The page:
As you recall, every fiscal year 65,000 "cap-subject" H-1Bs are available, plus 20,000 for U.S. advanced degree holders. This fiscal year (2009/10), fewer than 45,000 cap-subject H-1Bs have been received, leaving 20,000 still available. This count has not changed much since April when the filing period started. Obviously, the economy has affected H-1B filings as expected.
However, this is good news for those who now have jobs for H-1B workers - you can still file for them for any job starting October 1, 2009 or later.
The bad news? Dept. of Labor, which is charged with administering the labor condition application program, has implemented a new "iCert" program. Rather than the fabulous electronic filing system that we had - where LCAs were approved in a matter of seconds if completed correctly - we now have a dysfunctional system that is delaying H-1B filings for weeks.
The point of the new system was to allow for human review of the LCAs to prevent fraud. We knew this would take longer, but no one expected the lack of functionality we are experiencing.
Because of a technical problem, the iCert system cannot verify tax ID numbers of many companies (even large, well-established companies). This results in a denial of the LCA. We then have to file information to verify the tax ID number with DOL. Once they verify this, we have to RE-FILE the LCA - they will not just approve the wrongly-denied one. This process can take days or weeks.
Bottom line: If your company anticipates filing H-1Bs in the future, we suggest that you FILE LCAs NOW for expected positions. Just like in the "good old days" of manually-filed LCAs, there is no need to have a person identified for an LCA, and you can indicate a range of salaries and designate multiple positions. The LCA is valid for up to 3 years (as you specify).
If you have a valid LCA approved for a position, you can then plug the H-1B beneficiary into the approved LCA (and of course keep track of how many positions have been used on an LCA).
We would be happy to help you figure out a strategy that can work for your company so that a critical H-1B hire will not be delayed.
More H-1B Woe . . .
Just a head's up to those filing H-1Bs: The Immigration Service has an RFE problem this year. "RFEs" are "requests for evidence". They are issued when the examiner believes that more information is needed to properly decide the case. Usually we do not receive them for common H-1B applications, such as for computer professionals. But this year, the majority of cases filed have received RFEs, and we have heard the same news from attorneys throughout the U.S. We can overcome the RFEs but it has added to the H-1B cost and hassle for many clients. I am involved in liaison efforts with the government through the American Immigration Lawyers Association, and we are working to help resolve this issue. We are also adjusting our filing packets to make even more abundantly clear that the H-1B should be approved the first time. But even so, this is not guarantee that an RFE won't be issued.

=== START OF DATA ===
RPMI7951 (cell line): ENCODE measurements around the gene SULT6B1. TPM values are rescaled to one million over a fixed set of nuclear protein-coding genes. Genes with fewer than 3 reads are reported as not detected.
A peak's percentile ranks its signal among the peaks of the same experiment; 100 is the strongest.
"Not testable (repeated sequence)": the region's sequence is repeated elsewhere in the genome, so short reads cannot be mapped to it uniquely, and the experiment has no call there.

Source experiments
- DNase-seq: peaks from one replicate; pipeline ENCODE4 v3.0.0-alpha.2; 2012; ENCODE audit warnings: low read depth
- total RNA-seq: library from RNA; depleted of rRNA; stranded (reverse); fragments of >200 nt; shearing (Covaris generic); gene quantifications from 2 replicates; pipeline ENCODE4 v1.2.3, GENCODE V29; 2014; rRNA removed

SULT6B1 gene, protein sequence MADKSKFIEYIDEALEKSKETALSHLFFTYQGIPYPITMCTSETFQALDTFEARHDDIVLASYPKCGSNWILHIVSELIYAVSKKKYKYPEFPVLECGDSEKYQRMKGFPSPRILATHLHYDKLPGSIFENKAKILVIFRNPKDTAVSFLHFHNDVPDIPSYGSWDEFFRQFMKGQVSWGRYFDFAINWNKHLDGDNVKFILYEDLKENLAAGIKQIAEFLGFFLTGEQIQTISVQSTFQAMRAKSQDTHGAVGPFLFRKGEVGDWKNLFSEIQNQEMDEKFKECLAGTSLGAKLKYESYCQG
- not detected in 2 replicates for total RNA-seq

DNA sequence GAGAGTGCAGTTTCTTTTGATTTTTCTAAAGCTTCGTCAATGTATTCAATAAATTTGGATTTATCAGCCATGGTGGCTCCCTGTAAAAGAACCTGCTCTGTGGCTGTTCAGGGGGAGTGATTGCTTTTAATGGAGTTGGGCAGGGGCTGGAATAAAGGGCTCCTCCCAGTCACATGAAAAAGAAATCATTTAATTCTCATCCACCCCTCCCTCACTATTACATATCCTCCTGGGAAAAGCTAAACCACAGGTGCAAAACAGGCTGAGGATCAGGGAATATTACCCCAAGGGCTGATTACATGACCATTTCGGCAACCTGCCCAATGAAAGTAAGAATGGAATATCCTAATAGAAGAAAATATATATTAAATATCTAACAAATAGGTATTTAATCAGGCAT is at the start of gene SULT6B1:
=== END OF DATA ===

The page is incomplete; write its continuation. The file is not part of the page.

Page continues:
R-1 Premium Processing Resumed
R-1 petitions for religious workers and ministers may now be filed with the additional $1,000 premium processing fee for adjudication in 15 calendar days IF the employer has been subjected to a site visit inspection previously.
Please keep in mind that the religious worker category is sun-setting Sept. 30, but we hope it will be extended as in years past. The religious minister category is permanent in the law.
EB Priority Dates
Per the August 2009 Visa Bulletin, the cut-off date for both the China-mainland born and India EB-2 categories is October 1, 2003, almost a four-year jump from last month. We are following up on any cases that have now become current so that our clients have the best chance of being approved while the numbers are available.